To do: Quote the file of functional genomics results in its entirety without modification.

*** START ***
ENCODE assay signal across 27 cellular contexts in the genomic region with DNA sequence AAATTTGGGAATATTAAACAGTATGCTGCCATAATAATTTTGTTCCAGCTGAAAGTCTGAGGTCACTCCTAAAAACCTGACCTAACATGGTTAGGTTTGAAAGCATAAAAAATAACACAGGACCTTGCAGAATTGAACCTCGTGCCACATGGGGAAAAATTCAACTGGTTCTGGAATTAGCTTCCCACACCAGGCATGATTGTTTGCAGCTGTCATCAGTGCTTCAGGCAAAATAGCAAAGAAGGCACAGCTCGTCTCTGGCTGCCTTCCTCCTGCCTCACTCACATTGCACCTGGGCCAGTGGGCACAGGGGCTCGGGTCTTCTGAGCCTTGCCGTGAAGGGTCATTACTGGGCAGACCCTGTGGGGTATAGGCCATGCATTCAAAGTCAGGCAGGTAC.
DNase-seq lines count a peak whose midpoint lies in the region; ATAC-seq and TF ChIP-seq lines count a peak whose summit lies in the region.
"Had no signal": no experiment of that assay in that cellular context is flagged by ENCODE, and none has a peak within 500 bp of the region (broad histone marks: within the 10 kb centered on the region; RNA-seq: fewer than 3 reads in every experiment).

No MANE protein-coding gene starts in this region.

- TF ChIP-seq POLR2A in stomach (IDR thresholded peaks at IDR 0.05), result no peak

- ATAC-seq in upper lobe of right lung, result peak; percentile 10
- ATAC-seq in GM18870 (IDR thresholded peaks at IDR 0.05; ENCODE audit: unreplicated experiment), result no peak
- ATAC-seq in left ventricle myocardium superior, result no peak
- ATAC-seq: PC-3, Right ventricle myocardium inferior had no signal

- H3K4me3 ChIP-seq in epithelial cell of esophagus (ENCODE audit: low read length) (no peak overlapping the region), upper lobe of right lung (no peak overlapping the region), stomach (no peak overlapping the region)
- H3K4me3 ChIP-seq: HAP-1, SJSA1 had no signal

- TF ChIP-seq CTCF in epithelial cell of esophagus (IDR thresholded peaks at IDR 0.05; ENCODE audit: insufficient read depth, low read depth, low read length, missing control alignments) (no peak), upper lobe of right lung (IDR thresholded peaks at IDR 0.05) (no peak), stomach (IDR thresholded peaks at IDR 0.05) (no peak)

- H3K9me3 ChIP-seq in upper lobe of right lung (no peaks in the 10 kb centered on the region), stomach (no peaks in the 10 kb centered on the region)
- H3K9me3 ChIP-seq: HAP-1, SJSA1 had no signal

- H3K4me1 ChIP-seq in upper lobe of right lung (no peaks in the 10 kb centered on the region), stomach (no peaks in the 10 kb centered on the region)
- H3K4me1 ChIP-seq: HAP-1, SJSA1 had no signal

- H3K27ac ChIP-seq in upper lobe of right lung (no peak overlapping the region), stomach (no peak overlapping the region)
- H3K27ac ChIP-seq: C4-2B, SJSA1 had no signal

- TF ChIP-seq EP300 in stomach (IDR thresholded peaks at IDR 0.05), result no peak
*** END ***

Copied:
ENCODE assay signal across 27 cellular contexts in the genomic region with DNA sequence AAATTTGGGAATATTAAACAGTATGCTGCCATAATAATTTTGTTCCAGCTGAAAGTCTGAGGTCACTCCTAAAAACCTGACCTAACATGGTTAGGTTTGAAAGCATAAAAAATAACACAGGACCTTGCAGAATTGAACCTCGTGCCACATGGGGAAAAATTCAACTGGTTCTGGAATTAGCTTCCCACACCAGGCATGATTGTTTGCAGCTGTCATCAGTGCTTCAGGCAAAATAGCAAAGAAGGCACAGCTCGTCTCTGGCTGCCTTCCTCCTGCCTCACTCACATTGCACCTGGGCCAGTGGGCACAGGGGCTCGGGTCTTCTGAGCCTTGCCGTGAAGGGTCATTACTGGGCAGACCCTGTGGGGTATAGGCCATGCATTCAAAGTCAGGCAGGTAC.
DNase-seq lines count a peak whose midpoint lies in the region; ATAC-seq and TF ChIP-seq lines count a peak whose summit lies in the region.
"Had no signal": no experiment of that assay in that cellular context is flagged by ENCODE, and none has a peak within 500 bp of the region (broad histone marks: within the 10 kb centered on the region; RNA-seq: fewer than 3 reads in every experiment).

No MANE protein-coding gene starts in this region.

- TF ChIP-seq POLR2A in stomach (IDR thresholded peaks at IDR 0.05), result no peak

- ATAC-seq in upper lobe of right lung, result peak; percentile 10
- ATAC-seq in GM18870 (IDR thresholded peaks at IDR 0.05; ENCODE audit: unreplicated experiment), result no peak
- ATAC-seq in left ventricle myocardium superior, result no peak
- ATAC-seq: PC-3, Right ventricle myocardium inferior had no signal

- H3K4me3 ChIP-seq in epithelial cell of esophagus (ENCODE audit: low read length) (no peak overlapping the region), upper lobe of right lung (no peak overlapping the region), stomach (no peak overlapping the region)
- H3K4me3 ChIP-seq: HAP-1, SJSA1 had no signal

- TF ChIP-seq CTCF in epithelial cell of esophagus (IDR thresholded peaks at IDR 0.05; ENCODE audit: insufficient read depth, low read depth, low read length, missing control alignments) (no peak), upper lobe of right lung (IDR thresholded peaks at IDR 0.05) (no peak), stomach (IDR thresholded peaks at IDR 0.05) (no peak)

- H3K9me3 ChIP-seq in upper lobe of right lung (no peaks in the 10 kb centered on the region), stomach (no peaks in the 10 kb centered on the region)
- H3K9me3 ChIP-seq: HAP-1, SJSA1 had no signal

- H3K4me1 ChIP-seq in upper lobe of right lung (no peaks in the 10 kb centered on the region), stomach (no peaks in the 10 kb centered on the region)
- H3K4me1 ChIP-seq: HAP-1, SJSA1 had no signal

- H3K27ac ChIP-seq in upper lobe of right lung (no peak overlapping the region), stomach (no peak overlapping the region)
- H3K27ac ChIP-seq: C4-2B, SJSA1 had no signal

- TF ChIP-seq EP300 in stomach (IDR thresholded peaks at IDR 0.05), result no peak